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//What’s the impact of interest rate rises?
  • The bank of england has announced interest rate rises.

What’s the impact of interest rate rises?

THE Bank of England has announced it is raising interest rates from 0.5% 0.75% — the highest level for 10 years.  Everyone expected a hike in May, but it never came. It’s finally here and this is what it means for the different corners of the financial world:

Savings

An interest rate rise might bring hope to many that they will get a better return on their savings. But there are two reasons that might not happen. Firstly, banks and building societies are not bound to pass on any Bank of England rate rise. It’s at their own discretion. Many rates didn’t increase when base rates last rose in November 2017. Even if they do decide to up rates on savings accounts this time round, they might pass on the full 0.25%.

Secondly, savings providers often increase rates on newer accounts being actively marketed and ignore the old savings accounts that pay next-to-nothing. Skipton building society announced on the same day that ‘on-sale’ accounts only would see a rate rise. Someone with a £5,000 savings balance benefiting from a 0.25% rate increase will see their monthly interest income rise by £1.04 per month — a step in the right direction but no reason to celebrate. Check what rate your savings are earning and use a comparison website such as moneyfacts.co.uk to find the highest paying account that suits you – and switch.

Borrowing

The cost of borrowing will rise for consumers. The interest rate hike is likely to hit more than 3m homeowners, according to trade body UK Finance. Its latest figures show 1.3m borrowers are on tracker mortgages linked to the official Bank rate and a further 1.8m on lenders’ standard variable rates (SVRs), which are also likely to move higher.

Anyone on a fixed rate mortgage won’t see any increases to their monthly repayments, but inevitably, fixed term mortgage deals will also see a jump in interest rates as the banks adjust their offers in response. Anyone who needs to remortgage soon will see higher rates. However, there are still plenty of good deals available.

Investment

The FTSE was unchanged by the news of the interest rate hike. Indeed, the market was well-briefed — this increase was long expected and so has been priced into the markets, particularly after the expected rate rise in May. The market is even pricing in another hike around this time next year. Experts maintain that there shouldn’t be a great deal of disruption for stock markets as long as rises are gradual. It’s only steep hikes that could spark a major upheaval.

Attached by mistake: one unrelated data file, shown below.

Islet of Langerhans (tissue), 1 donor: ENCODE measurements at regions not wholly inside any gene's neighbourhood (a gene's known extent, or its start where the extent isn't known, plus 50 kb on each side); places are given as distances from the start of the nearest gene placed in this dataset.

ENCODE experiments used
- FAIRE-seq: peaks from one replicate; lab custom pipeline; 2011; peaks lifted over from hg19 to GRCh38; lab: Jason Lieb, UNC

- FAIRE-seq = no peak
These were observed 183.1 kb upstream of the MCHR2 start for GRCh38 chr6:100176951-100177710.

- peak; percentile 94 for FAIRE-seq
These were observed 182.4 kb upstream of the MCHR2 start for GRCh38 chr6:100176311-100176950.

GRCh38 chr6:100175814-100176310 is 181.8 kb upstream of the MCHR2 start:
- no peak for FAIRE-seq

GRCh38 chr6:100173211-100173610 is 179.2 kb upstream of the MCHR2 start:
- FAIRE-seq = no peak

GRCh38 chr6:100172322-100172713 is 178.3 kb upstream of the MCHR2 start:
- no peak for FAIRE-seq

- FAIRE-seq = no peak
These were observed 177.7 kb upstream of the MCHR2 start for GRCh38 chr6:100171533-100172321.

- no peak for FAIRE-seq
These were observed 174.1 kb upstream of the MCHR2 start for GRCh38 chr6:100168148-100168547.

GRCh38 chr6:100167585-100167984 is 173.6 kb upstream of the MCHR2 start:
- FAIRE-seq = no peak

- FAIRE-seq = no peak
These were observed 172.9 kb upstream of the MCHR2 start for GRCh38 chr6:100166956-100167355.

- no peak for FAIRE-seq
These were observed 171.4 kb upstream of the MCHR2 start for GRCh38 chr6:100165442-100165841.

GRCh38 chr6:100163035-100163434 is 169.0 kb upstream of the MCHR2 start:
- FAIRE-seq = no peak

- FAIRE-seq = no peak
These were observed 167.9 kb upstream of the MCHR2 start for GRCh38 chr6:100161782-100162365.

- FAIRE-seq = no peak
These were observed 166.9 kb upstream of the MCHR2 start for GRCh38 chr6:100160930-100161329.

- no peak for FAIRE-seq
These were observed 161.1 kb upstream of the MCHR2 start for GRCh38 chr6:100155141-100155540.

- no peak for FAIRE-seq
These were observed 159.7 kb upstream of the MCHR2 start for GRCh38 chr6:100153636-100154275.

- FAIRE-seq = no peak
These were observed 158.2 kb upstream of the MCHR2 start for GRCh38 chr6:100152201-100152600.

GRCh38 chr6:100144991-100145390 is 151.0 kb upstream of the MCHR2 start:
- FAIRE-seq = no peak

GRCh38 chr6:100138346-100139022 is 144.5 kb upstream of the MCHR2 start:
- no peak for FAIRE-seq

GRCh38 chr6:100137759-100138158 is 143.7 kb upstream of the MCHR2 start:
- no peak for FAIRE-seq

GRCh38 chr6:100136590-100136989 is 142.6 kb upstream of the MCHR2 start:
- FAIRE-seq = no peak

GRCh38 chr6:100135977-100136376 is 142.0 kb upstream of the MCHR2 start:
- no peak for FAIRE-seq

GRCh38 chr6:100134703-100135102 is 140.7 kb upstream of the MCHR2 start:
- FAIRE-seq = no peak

New investors or those reviewing their portfolios might want to consider which sectors and which companies may benefit from rising rates. The biggest beneficiaries from rising UK base rates are likely to be the big importers and the UK-dominant banks. Indeed, banks and other financial stocks tend to enjoy fatter profit margins in rising interest rate environments, which also serve to provide a lift to earnings and ultimately their share price. Banks make good money on charging borrowers higher rates while probably only paying a little more to savers.

Changes in interest rates will affect the value of bonds. If rates are rising, newly issued bonds with higher rates on the market will be more appealing than older bonds in your portfolio paying less. This situation can reduce demand for your existing bonds and push down their resale value.

Pensions

Annuity rates are tied to interest rates, so, as interest rates rise, annuity rates will follow, making them more desirable for retired investors who need a guaranteed income. Shopping around for the best annuity is the smart move to get the highest income. This is particularly important for around two thirds of retirees who now qualify for higher levels of income because of their health or lifestyle.


Photo by Jungwoo Hong on Unsplash

2018-09-10T15:29:30+00:00

About the Author:

Holly Thomas is an award-winning financial journalist and former Deputy Personal Finance Editor at The Sunday Times. She writes across all areas of personal finance and consumer issues, specialising in investments, mortgages and property. Previously she worked at the Daily Express and Sunday Express as Money editor and also at Financial Times Business. Holly was voted Freelance Journalist of the Year at the HeadlineMoney Awards in 2016. Her work can be seen in national press including The Times, The Daily Telegraph and the Daily Mail. Follow Holly on Twitter: @holly_thomas_

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